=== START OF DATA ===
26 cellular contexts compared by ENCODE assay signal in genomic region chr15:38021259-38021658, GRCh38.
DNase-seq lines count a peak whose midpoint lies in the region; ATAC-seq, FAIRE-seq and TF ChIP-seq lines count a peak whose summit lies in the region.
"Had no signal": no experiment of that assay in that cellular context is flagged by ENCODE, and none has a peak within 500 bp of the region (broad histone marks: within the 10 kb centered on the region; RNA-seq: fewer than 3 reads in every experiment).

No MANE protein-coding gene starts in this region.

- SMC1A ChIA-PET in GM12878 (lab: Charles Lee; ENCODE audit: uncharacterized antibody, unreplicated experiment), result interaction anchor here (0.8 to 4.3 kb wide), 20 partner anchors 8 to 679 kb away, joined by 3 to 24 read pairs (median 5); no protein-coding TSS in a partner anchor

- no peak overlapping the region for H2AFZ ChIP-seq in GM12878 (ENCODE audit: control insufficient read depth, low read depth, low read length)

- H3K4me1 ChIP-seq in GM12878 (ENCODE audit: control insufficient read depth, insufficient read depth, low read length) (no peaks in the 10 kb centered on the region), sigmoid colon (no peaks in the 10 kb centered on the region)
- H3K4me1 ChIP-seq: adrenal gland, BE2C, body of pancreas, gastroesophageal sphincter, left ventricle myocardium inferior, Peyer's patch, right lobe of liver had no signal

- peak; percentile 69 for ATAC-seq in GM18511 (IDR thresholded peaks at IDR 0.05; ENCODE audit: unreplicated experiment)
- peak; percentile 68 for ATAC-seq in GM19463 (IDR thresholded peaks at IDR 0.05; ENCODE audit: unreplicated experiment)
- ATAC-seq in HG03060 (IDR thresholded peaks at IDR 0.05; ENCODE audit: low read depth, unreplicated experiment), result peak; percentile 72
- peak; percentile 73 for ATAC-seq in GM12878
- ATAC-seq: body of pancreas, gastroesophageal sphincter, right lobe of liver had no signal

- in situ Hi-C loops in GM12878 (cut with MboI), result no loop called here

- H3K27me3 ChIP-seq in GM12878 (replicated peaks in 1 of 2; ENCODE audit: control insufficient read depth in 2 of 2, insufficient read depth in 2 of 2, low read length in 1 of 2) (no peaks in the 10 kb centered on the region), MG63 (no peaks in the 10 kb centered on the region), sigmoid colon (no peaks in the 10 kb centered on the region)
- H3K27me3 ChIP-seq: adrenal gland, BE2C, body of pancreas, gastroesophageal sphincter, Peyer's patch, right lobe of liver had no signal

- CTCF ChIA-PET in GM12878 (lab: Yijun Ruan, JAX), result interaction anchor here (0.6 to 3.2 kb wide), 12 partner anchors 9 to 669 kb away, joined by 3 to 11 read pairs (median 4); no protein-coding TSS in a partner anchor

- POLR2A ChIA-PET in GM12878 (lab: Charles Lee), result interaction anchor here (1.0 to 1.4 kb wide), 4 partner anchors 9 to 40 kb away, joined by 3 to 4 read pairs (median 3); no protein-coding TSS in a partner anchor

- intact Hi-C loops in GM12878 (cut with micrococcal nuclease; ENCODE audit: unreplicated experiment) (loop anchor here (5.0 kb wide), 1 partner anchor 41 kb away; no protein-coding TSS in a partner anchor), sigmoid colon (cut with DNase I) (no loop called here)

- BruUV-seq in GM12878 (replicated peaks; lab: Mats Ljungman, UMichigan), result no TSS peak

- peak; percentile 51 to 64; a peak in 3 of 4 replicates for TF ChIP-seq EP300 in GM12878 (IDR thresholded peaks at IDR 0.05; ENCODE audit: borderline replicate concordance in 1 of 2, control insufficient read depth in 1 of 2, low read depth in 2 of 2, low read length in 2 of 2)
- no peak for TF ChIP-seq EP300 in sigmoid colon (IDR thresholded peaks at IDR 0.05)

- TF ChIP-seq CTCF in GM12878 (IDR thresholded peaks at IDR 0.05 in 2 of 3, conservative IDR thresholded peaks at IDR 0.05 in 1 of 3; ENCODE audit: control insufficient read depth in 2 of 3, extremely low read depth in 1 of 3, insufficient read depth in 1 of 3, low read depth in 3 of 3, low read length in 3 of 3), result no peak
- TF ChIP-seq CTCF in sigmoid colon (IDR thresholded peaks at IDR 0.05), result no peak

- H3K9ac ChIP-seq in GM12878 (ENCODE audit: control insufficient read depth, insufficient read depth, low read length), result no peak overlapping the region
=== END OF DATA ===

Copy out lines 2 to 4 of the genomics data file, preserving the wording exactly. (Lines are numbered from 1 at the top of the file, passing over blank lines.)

DNase-seq lines count a peak whose midpoint lies in the region; ATAC-seq, FAIRE-seq and TF ChIP-seq lines count a peak whose summit lies in the region.
"Had no signal": no experiment of that assay in that cellular context is flagged by ENCODE, and none has a peak within 500 bp of the region (broad histone marks: within the 10 kb centered on the region; RNA-seq: fewer than 3 reads in every experiment).

No MANE protein-coding gene starts in this region.